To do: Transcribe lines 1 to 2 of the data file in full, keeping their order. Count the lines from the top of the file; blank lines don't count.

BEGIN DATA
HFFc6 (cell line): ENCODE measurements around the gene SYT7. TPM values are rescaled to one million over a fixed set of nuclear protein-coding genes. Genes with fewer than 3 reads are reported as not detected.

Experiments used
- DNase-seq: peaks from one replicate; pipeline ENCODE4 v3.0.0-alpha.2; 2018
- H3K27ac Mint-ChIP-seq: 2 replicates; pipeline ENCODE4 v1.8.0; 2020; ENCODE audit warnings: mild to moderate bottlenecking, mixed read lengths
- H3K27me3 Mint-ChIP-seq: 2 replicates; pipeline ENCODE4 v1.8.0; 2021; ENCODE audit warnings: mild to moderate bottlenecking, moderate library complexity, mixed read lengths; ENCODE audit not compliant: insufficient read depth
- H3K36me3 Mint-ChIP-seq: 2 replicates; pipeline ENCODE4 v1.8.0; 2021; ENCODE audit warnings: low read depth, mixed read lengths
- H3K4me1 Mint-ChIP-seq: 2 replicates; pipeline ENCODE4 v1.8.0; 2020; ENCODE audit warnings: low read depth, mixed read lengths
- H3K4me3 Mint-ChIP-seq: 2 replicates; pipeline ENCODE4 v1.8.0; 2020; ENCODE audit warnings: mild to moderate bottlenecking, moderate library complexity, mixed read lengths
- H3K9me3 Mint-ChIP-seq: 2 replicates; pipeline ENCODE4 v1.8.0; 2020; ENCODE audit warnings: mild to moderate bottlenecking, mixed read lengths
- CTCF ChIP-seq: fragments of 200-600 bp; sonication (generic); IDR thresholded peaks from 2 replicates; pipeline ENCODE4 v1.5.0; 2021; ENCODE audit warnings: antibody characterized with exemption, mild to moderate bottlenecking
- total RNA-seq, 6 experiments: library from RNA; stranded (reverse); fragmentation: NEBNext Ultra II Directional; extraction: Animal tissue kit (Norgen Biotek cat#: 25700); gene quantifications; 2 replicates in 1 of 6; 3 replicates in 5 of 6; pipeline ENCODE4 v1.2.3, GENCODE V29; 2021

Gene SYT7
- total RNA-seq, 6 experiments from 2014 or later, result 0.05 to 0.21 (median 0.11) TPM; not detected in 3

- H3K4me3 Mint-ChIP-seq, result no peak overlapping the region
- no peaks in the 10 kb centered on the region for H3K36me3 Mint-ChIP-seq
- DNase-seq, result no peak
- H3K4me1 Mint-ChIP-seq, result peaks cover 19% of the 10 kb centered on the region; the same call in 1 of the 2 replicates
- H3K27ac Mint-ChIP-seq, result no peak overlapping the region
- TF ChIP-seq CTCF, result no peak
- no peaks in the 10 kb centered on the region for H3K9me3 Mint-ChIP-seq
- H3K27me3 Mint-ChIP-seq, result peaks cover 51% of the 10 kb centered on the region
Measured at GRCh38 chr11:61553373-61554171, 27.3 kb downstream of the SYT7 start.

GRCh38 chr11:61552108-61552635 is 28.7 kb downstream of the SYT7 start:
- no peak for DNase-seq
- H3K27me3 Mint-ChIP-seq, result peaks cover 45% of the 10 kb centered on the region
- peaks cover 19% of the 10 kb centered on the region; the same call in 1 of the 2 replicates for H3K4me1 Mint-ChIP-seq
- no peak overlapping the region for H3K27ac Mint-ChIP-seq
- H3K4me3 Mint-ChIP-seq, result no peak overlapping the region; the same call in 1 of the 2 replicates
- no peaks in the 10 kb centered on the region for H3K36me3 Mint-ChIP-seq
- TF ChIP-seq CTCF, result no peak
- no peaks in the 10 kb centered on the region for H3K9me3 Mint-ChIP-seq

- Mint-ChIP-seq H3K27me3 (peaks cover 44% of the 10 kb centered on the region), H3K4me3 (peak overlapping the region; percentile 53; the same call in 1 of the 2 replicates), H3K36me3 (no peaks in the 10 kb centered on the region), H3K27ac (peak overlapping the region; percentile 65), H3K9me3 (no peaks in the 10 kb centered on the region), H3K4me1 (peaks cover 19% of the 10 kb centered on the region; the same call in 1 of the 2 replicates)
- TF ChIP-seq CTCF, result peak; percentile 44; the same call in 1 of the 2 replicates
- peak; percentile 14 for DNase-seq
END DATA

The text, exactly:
HFFc6 (cell line): ENCODE measurements around the gene SYT7. TPM values are rescaled to one million over a fixed set of nuclear protein-coding genes. Genes with fewer than 3 reads are reported as not detected.

Experiments used